The act also allowed the Governor to appoint ‘Protectors of Aborigines’. The duty of these ‘protectors’ was to carry out the requests of the Board and act on behalf of the Aboriginal people they were ‘protecting’.
Aborigines Act 1910 (transcript)
Long title ‘An Act to extend the powers of the Board for the Protection of the Aborigines’.
This Act was initiated by John Murray, a grazier from the Western District. He was State Premier and Chief Secretary, in this role he chaired the Board for the Protection of Aborigines. He was critical of the Boards inhumane treatment of Aboriginal people and believed that assistance be given to Aboriginal people outside the reserves.
The Aborigines Act 1910 re-established those who were half-caste as Aboriginal again granting them assistance those on the missions and reserves received. This did not, however, stop the removal of children from their families and communities.
The Stolen Generation
The previous legislation cemented the belief that government should and could control the lives of aboriginal people and paved the way for the Stolen Generation to occur.
The ‘Stolen Generations’ refers to Aboriginal or Torres Strait Islander people who were forcibly removed as children from their family, community, culture and country.
These children were removed or taken under government laws that sought to 'assimilate' them or raise them to be the same as white people and deny their culture. They were not allowed to practice their culture or speak their language and often were not allowed to see their family.
Many children were removed to institutions such as children’s homes or orphanages or were fostered to non-Aboriginal families. They were frequently prevented from contacting their families or staying connected with community and culture.
Bringing them Home and the Apology
In 1995 the Federal Attorney-General launched the National Inquiry into the Separation of Aboriginal and Torres Strait Islander Children from Their Families. This Inquiry was conducted by the Human Rights and Equal Opportunity Commission (HREOC) and aimed to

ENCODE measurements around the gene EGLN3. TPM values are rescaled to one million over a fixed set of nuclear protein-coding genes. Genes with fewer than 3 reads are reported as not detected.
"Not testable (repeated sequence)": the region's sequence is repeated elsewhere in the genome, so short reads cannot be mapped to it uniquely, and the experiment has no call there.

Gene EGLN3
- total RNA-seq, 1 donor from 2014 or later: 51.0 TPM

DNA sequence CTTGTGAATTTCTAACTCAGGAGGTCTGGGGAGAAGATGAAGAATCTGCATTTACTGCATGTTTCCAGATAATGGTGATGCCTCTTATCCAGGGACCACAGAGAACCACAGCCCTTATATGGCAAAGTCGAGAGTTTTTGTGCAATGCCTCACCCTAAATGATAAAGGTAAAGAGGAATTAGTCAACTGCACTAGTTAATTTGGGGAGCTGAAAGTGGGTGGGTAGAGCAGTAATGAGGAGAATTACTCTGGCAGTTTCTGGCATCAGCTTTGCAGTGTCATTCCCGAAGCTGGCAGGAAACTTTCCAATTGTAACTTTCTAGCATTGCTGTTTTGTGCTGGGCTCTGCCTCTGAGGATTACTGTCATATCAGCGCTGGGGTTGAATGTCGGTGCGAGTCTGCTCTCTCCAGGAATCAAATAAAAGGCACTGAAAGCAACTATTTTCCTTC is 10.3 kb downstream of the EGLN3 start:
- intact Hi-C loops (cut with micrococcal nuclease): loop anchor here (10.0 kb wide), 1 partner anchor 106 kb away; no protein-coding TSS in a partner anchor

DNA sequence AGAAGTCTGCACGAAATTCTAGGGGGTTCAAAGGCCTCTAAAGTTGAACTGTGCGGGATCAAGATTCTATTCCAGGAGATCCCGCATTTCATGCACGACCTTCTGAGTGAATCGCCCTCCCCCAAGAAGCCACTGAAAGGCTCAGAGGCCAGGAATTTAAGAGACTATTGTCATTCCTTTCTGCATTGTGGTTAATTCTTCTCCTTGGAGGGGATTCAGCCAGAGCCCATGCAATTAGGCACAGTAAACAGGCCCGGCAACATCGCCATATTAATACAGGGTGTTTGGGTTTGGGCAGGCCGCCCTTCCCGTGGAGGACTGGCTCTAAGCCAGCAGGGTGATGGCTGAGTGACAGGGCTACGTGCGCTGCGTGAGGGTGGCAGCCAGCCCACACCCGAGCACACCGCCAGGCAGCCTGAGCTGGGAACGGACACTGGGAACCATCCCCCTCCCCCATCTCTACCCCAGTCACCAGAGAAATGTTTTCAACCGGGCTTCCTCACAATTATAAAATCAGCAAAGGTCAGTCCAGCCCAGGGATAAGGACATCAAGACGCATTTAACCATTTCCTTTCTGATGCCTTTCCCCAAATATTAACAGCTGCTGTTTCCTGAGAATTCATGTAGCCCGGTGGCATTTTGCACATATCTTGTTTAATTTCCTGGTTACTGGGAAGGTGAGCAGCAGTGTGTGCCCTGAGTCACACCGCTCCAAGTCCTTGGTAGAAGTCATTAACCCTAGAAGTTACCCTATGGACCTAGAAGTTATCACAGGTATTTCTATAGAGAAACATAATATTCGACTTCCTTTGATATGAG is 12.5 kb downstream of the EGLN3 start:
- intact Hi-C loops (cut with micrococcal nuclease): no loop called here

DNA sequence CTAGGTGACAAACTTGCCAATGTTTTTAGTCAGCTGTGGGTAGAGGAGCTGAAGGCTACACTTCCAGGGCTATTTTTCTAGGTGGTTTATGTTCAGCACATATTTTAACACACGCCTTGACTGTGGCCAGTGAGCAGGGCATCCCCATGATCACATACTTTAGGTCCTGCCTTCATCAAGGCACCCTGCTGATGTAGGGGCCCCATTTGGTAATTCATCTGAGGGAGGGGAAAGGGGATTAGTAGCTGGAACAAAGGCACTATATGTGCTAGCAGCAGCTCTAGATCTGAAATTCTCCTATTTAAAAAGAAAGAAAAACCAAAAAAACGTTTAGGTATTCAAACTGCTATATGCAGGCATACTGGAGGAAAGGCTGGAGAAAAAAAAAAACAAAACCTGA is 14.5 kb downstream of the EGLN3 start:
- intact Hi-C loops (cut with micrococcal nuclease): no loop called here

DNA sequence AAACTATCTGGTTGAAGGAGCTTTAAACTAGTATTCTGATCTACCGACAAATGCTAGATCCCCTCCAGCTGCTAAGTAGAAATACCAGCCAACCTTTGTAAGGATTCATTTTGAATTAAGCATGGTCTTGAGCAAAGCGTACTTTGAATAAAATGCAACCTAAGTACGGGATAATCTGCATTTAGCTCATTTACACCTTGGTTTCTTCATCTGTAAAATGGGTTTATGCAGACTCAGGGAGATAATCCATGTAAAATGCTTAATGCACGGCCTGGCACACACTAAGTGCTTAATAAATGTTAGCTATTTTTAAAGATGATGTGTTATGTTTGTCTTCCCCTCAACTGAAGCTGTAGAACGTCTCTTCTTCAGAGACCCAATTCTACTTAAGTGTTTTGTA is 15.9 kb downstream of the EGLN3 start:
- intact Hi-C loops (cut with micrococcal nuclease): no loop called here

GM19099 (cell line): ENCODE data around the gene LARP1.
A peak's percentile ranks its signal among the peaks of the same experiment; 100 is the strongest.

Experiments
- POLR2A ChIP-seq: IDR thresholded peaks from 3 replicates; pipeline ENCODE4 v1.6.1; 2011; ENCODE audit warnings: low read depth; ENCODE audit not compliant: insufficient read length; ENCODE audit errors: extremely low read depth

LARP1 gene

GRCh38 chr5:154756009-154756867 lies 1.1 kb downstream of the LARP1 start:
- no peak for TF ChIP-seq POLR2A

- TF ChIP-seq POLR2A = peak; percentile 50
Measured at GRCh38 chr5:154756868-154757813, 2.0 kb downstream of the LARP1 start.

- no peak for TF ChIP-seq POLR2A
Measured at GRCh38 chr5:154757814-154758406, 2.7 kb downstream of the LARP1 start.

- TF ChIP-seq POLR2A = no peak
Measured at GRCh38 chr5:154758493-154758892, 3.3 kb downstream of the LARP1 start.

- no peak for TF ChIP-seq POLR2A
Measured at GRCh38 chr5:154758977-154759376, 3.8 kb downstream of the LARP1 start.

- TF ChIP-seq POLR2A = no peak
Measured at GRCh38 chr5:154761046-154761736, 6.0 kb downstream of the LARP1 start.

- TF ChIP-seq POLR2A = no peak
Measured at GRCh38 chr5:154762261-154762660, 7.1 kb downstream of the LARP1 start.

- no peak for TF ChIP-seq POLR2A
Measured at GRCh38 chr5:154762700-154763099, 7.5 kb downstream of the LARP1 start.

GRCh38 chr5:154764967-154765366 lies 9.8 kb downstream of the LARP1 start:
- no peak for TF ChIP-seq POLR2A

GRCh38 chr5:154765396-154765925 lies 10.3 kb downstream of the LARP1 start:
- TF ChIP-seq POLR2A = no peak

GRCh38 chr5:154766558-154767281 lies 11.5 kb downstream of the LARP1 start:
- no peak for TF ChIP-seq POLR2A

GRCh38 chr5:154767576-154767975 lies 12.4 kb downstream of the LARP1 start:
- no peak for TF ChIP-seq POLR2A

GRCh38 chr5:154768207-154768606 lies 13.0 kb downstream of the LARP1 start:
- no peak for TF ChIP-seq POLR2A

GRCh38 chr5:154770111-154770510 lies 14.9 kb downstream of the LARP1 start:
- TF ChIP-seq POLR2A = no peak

“Trace and report on past laws, practises and policies that resulted in the separation of Aboriginal and Torres Strait Islander children from their families and the effects of those laws, practises and policies.”
In April 1997, the Commission handed down the report – Bringing them Home: Report of the National Inquiry into the Separation of Aboriginal and Torres Strait Islander Children from Their Families. The report contained 54 recommendations about how to address and heal the effects of the forced removals and the laws and policies of previous governments on Aboriginal and Torres Strait Islander peoples. The report was also the first time that the Stolen Generations had been acknowledged officially by a national inquiry.
The Prime Minister at the time of the release of the Bringing them Home report, John Howard, had consistently refused to make an apology to the Stolen Generations. Following his election win in 2007, Prime Minister Kevin Rudd committed to making the apology in his first year in office. This occurred in the Australian Parliament in Canberra on 13 February 2008.
To read more about the inquiry, the Bringing Them Home Report and the national apology you can head to our timeline entries on the Inquiry to recognise the Stolen Generations and the Apology to the Stolen Generations.